Monday, March 25, 2013

tales of the hotel st crispian, chapter 102: "in the arena"

by horace p sternwall and manfred skyline

illustrated by roy dismas, rhoda penmarq and konrad kraus

editorial consultant: Prof. Dan Leo















for complete episode, click here

Tuesday, March 19, 2013

the awakening of a silly girl - 3. franz

by victorine de valois

illustrated by danny delacroix and eddie el greco




dora was filled with an overwhelming foreboding as she walked up the steps of the administration building with adelaide, and they approached the massive doors.

"have you ever been here before?" she asked adelaide.

"yes, i came here to get my servant's papers when i first started to work." dora pushed at the right hand door, and it swung open easily and noiselessly.

they stepped into a surprisingly small foyer. there were no signs or signs of life in it, just another set of doors, made mostly of impenetrably dark glass.

the front door swung closed smoothy behind them , shutting out the morning light and leaving them in shadow, with only a little dust-moted light coming through the glass doors, which adelaide now pushed open. they did not open quite as smoothly as the first set of doors had.

a narrow staircase loomed in front of them. corridors on either side of the staircase faded away into long rows of closed doors with small glass panes and smaller brass name plates. there were no people in sight.

"i seem to remember, " said adelaide, "that it was a little more lively when i was here before. at least there was someone you could ask directions of."

they heard a voice behind them. "looking for directions, missus? i would be happy to assist you."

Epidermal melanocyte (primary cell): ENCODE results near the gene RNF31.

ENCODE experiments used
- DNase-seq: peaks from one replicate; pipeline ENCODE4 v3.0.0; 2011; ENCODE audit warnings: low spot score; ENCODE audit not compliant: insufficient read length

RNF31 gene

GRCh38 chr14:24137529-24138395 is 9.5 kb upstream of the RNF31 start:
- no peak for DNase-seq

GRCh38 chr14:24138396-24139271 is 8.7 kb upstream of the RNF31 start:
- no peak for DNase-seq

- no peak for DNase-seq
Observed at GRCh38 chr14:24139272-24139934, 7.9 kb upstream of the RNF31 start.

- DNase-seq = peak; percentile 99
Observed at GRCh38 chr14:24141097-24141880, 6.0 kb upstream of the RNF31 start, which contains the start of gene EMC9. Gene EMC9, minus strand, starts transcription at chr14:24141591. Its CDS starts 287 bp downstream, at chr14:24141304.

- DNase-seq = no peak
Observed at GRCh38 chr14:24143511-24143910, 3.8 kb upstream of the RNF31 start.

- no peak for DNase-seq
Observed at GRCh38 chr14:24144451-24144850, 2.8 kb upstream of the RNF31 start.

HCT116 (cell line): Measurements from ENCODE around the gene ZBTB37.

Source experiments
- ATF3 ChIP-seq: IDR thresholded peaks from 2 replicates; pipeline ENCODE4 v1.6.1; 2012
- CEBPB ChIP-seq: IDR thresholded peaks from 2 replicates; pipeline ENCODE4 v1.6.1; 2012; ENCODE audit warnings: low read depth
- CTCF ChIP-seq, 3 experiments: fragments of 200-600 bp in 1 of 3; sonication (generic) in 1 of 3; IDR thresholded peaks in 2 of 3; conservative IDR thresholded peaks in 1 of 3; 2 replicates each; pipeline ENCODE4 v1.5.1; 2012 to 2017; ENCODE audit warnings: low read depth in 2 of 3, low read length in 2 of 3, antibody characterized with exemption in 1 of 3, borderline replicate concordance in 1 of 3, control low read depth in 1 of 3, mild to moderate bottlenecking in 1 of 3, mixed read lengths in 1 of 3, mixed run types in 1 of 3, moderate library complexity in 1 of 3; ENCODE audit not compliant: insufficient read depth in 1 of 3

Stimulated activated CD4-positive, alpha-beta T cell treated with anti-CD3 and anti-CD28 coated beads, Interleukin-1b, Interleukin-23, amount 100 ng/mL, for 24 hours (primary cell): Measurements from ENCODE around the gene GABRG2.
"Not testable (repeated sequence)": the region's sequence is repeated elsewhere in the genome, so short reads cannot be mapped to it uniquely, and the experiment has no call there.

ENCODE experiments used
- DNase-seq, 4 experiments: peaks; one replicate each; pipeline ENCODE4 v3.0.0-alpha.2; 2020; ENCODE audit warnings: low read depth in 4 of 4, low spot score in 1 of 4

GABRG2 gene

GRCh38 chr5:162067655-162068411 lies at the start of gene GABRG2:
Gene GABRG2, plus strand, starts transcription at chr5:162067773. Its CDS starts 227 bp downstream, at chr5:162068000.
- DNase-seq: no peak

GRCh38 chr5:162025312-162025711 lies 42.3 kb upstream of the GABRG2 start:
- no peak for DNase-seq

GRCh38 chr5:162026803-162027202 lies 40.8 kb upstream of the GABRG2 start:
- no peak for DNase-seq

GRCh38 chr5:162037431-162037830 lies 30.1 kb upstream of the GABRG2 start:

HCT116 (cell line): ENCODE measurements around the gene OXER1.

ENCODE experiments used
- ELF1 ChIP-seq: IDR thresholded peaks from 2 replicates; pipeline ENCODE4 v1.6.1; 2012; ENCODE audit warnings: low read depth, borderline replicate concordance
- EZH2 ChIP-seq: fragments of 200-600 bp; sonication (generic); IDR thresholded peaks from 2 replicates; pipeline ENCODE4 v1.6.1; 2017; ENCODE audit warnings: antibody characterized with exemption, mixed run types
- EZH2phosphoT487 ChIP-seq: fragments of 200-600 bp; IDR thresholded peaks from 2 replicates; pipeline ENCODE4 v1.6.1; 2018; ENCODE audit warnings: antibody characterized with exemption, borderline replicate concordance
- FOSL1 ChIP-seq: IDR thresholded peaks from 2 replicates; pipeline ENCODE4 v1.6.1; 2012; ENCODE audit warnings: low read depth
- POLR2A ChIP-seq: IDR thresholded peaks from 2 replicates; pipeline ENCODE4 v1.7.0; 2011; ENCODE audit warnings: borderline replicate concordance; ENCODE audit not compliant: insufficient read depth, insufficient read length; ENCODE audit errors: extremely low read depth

dora and adelaide turned. a ragged little person with a bat-like face looked up at them, with his thumbs hooked aggressively in his vest. it was not clear to them whether he was a small boy or a midget.

adelaide stared down at him. "are you here in an official capacity? your dress would indicate to me that you are not."

"no, missus, i am not. i am an independent operator."

adelaide looked around and down one of the corridors. "are there no officials here to guide us? when i was last here there seemed to be an abundance of such personages."

for complete episode, click here


Sunday, March 17, 2013

tales of the hotel st crispian, chapter 101: "Mack is back"

by Horace P. Sternwall

edited by Dan Leo* 

illustrations by danny delacroix and eddie el greco

*Assistant Professor of Cyber-Culture, Associate Checkers Club Coach, Olney Community College; editor of Highway to Eternity: 7 Previously Uncollected Short Novels of Speculative Fiction, by Horace P. Sternwall, with a Foreword by Fred Flynn; Olney Community College Press.




Mack Treacher woke up in a dark alleyway, in a large trashcan. It had to be a large trashcan, because Mack Treacher was a large man. He struggled to climb out of it, the can fell over, and Mack crawled out, onto the slimy cobblestones.

If the Professor had calculated right, Mack should be in New York City, sometime in late September of 1950.

Mack felt shaky, and, as usual after one of these trips, a little sick to his stomach.

He always felt this way after a trip through the Professor’s Temp-O-Rizor™. The last time he had made a trip he had to go all the way back to late-Victorian London, to straighten out that Jack the Ripper case. Time before that it was Berlin, April 1945, a mission to keep that bastard Hitler from setting off a giant “biological” bomb that would have wiped out all of humanity from the face of the earth, which would have meant that he, Mack Treacher, would never have been born. Of course that also would have meant that his bitch ex-wife would never have been born either, not to mention Mack’s ungrateful slattern of a teenage daughter.